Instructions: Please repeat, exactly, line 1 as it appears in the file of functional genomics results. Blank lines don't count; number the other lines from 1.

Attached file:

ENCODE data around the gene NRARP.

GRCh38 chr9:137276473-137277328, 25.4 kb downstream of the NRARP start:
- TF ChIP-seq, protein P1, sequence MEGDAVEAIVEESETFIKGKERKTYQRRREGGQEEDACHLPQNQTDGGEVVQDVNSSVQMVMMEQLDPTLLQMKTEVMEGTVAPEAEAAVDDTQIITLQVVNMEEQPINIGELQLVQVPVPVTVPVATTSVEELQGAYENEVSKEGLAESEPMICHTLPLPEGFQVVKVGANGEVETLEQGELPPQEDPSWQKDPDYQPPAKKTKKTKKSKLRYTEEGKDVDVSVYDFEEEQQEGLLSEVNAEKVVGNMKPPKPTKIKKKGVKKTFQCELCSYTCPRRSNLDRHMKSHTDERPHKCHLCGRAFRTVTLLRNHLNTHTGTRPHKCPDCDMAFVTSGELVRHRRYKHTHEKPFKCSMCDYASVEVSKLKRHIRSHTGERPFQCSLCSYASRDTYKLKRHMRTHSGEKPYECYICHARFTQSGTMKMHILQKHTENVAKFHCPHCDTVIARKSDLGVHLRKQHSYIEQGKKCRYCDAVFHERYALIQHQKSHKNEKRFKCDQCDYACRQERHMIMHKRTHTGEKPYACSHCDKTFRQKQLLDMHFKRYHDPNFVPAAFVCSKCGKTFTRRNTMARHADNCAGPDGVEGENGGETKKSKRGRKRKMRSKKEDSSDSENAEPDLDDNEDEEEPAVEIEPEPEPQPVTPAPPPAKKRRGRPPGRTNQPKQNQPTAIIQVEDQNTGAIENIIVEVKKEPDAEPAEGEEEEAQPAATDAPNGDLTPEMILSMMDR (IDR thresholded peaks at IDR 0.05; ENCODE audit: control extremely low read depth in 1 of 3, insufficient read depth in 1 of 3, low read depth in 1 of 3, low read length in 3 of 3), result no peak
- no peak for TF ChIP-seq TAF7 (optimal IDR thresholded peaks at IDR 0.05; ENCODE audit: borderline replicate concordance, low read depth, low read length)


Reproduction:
ENCODE data around the gene NRARP.